Foodie cultures abound globally, but Asian and Latin American nations are particularly renowned for the incredible variety of sweet and savory snacks they produce. 

While tastes vary from country to country, several fantastic snacking options have spread to neighboring regions and even gained interest in other areas of the globe, including the U.S.

Whether you’re interested in working new international flavor profiles into your restaurant menu, thinking about producing your own take on overseas snacks for an American marketplace, or want to innovate in other markets, here are just a few of the popular snacks in Asian and Latin American countries that should be on your radar.

 

Seaweed Rice Crackers

Rice crackers are a snacking staple in many Asian countries, and they’ve recently started gaining popularity in America, with so many consumers seeking gluten-free alternatives. Seaweed rice crackers, sold alone or as part of many Asian snack mixes, feature a lovely brine that adds tons of flavor to plain rice crackers.

The simple flavors pair with all kinds of sauces and dips, not to mention sweet counterpoints like dried fruit. Because they’re so light, seaweed rice crackers are a great complement to more filling fare like meats and cheeses. Thanks to infused seaweed bits, they’re also incredibly tasty alone.

 

A Taste of Japan

Japanese snacks offer a wide variety of options that showcase the distinct flavors of umami, miso, ramen, and tamari. For umami enthusiasts, there are umami-flavored chips and crackers that provide a savory and satisfying crunch. Miso is commonly incorporated into snacks like rice crackers, imparting a unique blend of sweetness and umami richness. Ramen-flavored snacks, such as crispy noodle snacks or seasoned rice crackers, mimic the beloved flavors of soy, sesame, and savory broth found in traditional ramen dishes. Tamari-flavored snacks often feature soy-based snacks like soy sauce-flavored rice crackers or roasted soybeans, boasting a robust and salty taste. Additionally, these flavors can be found in snack mixes, popcorn, and even savory biscuits.

 

Related: 2022 Top Snack Trends

 

Sachima

This traditional Chinese pastry is an ancient snack that dates all the way back to the Qing dynasty. A flour and egg batter is fried in melted sugar syrup, honey, and cream to create a crispy yet fluffy treat. 

In other regions, variations may be chewy and could be sprinkled with dried coconut, sesame seeds, or dried fruit like raisins. Lightly sweet, this snack looks similar to Rice Krispies treats but with a slightly different flavor and texture.

 

Takis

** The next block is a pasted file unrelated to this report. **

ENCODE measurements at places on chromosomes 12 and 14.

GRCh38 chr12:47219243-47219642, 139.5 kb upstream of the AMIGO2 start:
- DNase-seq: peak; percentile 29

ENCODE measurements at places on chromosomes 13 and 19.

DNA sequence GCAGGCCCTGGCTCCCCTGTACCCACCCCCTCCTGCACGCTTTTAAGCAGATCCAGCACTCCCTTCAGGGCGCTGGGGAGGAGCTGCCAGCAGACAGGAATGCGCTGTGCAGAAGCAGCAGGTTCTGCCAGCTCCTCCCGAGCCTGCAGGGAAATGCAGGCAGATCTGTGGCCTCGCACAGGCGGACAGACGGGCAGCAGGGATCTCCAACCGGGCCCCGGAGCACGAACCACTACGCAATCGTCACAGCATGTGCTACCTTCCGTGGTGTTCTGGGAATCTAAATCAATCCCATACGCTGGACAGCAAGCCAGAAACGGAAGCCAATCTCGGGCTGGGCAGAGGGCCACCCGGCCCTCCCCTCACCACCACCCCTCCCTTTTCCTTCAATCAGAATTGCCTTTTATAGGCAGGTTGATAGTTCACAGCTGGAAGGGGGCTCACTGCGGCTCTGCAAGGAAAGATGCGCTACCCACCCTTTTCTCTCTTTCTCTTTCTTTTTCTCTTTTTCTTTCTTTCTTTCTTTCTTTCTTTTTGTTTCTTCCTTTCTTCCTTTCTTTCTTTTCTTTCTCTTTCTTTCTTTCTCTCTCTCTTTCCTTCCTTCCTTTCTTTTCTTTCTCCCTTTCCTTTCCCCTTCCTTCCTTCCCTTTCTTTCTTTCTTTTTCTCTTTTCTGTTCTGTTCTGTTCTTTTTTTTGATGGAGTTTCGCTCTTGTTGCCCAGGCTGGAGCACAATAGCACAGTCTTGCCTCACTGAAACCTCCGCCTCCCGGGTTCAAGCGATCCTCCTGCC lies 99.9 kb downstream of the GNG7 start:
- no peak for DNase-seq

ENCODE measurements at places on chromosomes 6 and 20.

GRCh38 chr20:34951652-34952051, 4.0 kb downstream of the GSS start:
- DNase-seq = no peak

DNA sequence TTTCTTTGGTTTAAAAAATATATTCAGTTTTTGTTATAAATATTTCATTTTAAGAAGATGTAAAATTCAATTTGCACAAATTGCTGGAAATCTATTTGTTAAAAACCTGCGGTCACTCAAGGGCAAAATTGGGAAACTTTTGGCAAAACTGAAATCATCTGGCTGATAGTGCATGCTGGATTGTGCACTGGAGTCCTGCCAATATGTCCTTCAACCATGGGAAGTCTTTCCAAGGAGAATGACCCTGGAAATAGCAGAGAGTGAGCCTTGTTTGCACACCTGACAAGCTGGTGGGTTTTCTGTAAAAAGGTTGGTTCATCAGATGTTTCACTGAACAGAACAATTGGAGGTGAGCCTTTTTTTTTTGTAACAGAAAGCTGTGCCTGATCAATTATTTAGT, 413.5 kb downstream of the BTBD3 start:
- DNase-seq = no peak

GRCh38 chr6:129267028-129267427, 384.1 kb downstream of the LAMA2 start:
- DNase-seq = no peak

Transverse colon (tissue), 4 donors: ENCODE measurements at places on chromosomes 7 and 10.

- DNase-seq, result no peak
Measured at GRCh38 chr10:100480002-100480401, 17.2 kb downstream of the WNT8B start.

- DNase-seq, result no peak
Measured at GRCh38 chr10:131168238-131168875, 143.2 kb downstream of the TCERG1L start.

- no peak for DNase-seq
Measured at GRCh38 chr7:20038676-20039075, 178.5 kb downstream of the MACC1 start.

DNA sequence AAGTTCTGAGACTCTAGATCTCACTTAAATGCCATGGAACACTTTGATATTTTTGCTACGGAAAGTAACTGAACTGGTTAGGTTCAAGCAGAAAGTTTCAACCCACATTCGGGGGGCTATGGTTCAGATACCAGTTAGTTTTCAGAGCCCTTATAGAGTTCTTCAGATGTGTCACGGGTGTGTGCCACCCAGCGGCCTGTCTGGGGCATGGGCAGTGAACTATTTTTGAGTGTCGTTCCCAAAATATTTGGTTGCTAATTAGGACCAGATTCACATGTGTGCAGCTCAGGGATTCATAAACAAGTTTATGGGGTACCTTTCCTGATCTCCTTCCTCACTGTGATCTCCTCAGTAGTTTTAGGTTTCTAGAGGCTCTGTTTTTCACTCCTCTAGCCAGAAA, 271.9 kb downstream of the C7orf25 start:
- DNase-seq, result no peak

These crunchy Mexican snack chips are made from rolled corn and designed to mimic taquitos. However, they’re known for intense flavors, including several hot, spicy varieties that serve as a Latin American competitor to Flaming Hot Cheetos.

Flagship flavor Fuego is consistently listed as the most popular and beloved, likely because of the balance it strikes between heat and flavor. Nitro turns up the heat a bit with habanero while adding distinctive lime and smoke profiles, and the Guacamole flavor offers a milder combination of jalapeño, avocado, tomato, and cilantro that many describe as fresh in comparison to hotter varieties.

 

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Ambrosoli Frugelé Frutos

Gummies are a favorite snack of consumers in cultures across the globe, including both Asian and Latin American countries. This Chilean sweet is made from real fruit juice, such as apple, orange, grape, and strawberry, with minimal added sugars, preserving the authentic fruit flavor.

 

Tortilla Chips with a Twist

Modern Mexican flavored snacks offer a vibrant and zesty twist to traditional snack options. These snacks capture the essence of Mexican cuisine, incorporating flavors like tangy lime, smoky chipotle, and spicy jalapeño. They come in various forms, including tortilla chips with unique seasonings, crispy chili-lime popcorn, and salsa-infused snack mixes. As for a healthier twist on tortilla chips, there is a growing trend of baked or air-popped tortilla chips that offer a lighter alternative to the traditional fried version. These tortilla chips retain their satisfying crunch while reducing the overall fat content, making them a guilt-free option for snack lovers.

 

Pastel

You’d be hard-pressed to find a Brazilian who doesn’t know and love pastel, a stuffed and deep-fried pastry that’s essentially a hand pie. Savory versions are commonly stuffed with seafood, meat, or cheese, while sweet iterations may feature jam, fruit, or chocolate. 

Incredibly, common lore holds that pastel evolved from traditional Chinese spring rolls, which Japanese immigrants to Brazil adapted to appeal more to local consumers. In short, it may be the perfect, versatile crossover between Asian and Latin American snacks.

Learning about popular snacks from other regions can not only help American chefs and food manufacturers expand into other markets but modify cuisine to introduce new flavors to local consumers.

 

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